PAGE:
Frankly, I don't quite grok what LinkedIn is for, especially given I'm already in Facebook, SO Careers, and Google+. I'm told it's much more about the job market than the other social media websites.

  • How do I use it to maximize my hireability? Is it just another place to copy all the information out of my resume and let it sit there?
  • Should I be joining groups -- does that actually help or just spam my email? And if so, which groups should I be joining?
  • Should I friend only people I know or try to friend complete strangers?
  • LinkedIn is a social networking experiment like Facebook and Tweeter. It distinguished itself as a network for professionals. Your third point is kind of funny. Map it onto real life and it does not make much sense. Humans form and are conformable in social circles of about 150 (see Dunbar's number). Increasing the number and calling unknown strangers friends or followers is perfectly acceptable in the experiments.
    – user25792
    Commented Oct 13, 2018 at 10:12

4 Answers 4


I use - Facebook, Tribe, LiveJournal, LinkedIn all for different purposes. I notice that with LinkedIn the userinterface design focuses the communication on resume items, shared connections, recommendations and very very lightweight updates. When looking at the real estate used in Facebook, by comparison, the focus seemes to be on current activities, coordination of individuals or groups, shared or interesting experiences, and sharing of media - all stuff that focuses my use of it on a more social, sharing agenda.

My primary focus on LinkedIn is the network. I use it primarily for:

  • Answering "who is this guy?" - when making a professional connection. For example - interview candidates or interviewers I'll be meeting, vendor representatives, or other potential collaborators. My goal is mostly finding a shared point of experience or understanding that I can use to speed up the in person conversation. Also - if the person fits into my web of connections, I may be able to dredge up a personal reference from a trusted source - the best of all worlds.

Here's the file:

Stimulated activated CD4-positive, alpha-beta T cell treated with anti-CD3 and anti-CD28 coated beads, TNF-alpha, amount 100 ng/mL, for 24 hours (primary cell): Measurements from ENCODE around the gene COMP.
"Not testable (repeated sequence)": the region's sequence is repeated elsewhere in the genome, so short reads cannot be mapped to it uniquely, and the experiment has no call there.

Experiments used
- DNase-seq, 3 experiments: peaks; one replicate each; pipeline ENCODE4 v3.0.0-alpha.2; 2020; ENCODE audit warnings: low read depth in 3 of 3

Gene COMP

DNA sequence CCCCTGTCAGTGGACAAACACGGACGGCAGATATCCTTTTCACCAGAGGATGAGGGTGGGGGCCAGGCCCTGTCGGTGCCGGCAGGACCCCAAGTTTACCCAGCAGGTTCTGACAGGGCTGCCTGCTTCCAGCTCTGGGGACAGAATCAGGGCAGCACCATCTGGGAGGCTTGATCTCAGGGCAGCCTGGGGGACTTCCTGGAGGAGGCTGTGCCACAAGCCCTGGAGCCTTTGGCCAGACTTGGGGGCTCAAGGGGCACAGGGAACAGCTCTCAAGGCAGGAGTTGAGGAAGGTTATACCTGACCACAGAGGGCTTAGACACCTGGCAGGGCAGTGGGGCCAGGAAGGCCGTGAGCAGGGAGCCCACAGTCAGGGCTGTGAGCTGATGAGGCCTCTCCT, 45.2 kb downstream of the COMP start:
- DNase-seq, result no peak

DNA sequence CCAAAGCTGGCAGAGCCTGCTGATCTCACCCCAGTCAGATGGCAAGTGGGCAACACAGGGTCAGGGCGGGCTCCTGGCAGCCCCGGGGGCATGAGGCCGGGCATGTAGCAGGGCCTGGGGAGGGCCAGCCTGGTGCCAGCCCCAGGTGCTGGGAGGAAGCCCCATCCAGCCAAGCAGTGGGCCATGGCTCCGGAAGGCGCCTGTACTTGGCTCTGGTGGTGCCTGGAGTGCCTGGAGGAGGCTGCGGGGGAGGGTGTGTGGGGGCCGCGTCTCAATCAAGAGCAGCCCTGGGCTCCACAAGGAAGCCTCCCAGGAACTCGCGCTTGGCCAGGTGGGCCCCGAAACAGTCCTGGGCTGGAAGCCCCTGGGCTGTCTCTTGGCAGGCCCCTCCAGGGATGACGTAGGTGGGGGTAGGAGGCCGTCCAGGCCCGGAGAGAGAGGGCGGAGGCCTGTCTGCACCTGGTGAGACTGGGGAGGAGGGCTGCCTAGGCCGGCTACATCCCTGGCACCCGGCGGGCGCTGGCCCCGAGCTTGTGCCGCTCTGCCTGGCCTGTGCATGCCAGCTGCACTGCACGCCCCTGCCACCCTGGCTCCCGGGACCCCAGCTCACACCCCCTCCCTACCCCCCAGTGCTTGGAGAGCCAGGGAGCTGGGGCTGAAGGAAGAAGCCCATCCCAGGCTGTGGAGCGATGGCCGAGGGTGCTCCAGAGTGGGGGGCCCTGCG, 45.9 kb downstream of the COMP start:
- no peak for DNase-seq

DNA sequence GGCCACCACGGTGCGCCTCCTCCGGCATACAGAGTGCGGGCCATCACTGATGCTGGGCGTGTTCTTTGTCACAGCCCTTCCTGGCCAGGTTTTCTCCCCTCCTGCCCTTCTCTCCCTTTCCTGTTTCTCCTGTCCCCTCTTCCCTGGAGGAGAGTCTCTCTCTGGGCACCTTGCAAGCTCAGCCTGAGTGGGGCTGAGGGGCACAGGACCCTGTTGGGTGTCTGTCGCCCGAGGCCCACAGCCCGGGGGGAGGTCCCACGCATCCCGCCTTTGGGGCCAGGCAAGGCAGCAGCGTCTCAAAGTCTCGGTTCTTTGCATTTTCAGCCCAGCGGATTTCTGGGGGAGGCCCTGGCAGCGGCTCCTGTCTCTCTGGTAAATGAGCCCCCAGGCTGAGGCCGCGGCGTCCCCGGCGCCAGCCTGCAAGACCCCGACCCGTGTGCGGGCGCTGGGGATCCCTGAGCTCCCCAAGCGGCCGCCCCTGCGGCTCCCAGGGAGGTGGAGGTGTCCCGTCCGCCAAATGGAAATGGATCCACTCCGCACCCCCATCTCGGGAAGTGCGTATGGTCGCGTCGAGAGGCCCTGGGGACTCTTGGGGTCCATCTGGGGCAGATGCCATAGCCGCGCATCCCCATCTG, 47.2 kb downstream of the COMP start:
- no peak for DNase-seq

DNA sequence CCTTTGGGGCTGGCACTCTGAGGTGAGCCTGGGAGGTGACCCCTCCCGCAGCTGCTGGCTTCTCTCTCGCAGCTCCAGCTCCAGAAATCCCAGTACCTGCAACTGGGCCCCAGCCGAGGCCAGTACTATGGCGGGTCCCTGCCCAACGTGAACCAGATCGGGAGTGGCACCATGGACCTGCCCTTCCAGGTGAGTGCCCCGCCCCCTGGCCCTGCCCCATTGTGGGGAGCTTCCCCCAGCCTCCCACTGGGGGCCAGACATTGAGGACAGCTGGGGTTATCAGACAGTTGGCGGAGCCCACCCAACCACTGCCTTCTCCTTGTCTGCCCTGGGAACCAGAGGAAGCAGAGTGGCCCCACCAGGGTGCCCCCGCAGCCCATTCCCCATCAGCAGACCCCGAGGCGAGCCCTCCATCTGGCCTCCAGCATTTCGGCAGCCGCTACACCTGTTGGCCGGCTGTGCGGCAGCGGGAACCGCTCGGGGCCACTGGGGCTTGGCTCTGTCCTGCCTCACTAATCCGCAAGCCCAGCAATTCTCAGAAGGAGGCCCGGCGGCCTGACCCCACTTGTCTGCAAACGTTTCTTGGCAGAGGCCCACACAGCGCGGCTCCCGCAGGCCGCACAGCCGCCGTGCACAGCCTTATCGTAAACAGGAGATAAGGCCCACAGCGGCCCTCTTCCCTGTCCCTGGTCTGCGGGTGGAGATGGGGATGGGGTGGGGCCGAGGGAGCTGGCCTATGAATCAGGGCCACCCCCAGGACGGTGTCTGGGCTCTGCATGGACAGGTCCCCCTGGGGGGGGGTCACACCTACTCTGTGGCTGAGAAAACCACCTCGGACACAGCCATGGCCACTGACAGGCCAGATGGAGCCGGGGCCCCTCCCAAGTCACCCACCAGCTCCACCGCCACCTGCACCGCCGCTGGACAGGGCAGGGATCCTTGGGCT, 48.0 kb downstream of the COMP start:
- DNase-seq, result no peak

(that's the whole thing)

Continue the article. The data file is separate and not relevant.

• Finding people who suit my agenda - I'm not an HR recruiter, but I do a lot of work in hiring people. I may want to find names who can help me (I'm looking for a trust worthy consultant for X, is there anyone in my network that I know...?) Often even my friends and close collegues have so much going on, that I'll find more on a search with Linked In than in personal connections.

  • Finding and tracking people I might otherwise have "lost" - every positive connection in my professional career is a potential opportunity for more good stuff to come my way. It can be as simple as a friend thinking of me and sending me a cool journal article that turns my next project into something outstanding, or a big thing like getting a great job from an old boss. LinkedIn helped me find old college and first job friends I lost touch with, particularly in cases where the contact should stay professional and fairly abstract and be guaranteed to be free of the "dude, anyone want a beer?" daily flak that I have on Facebook.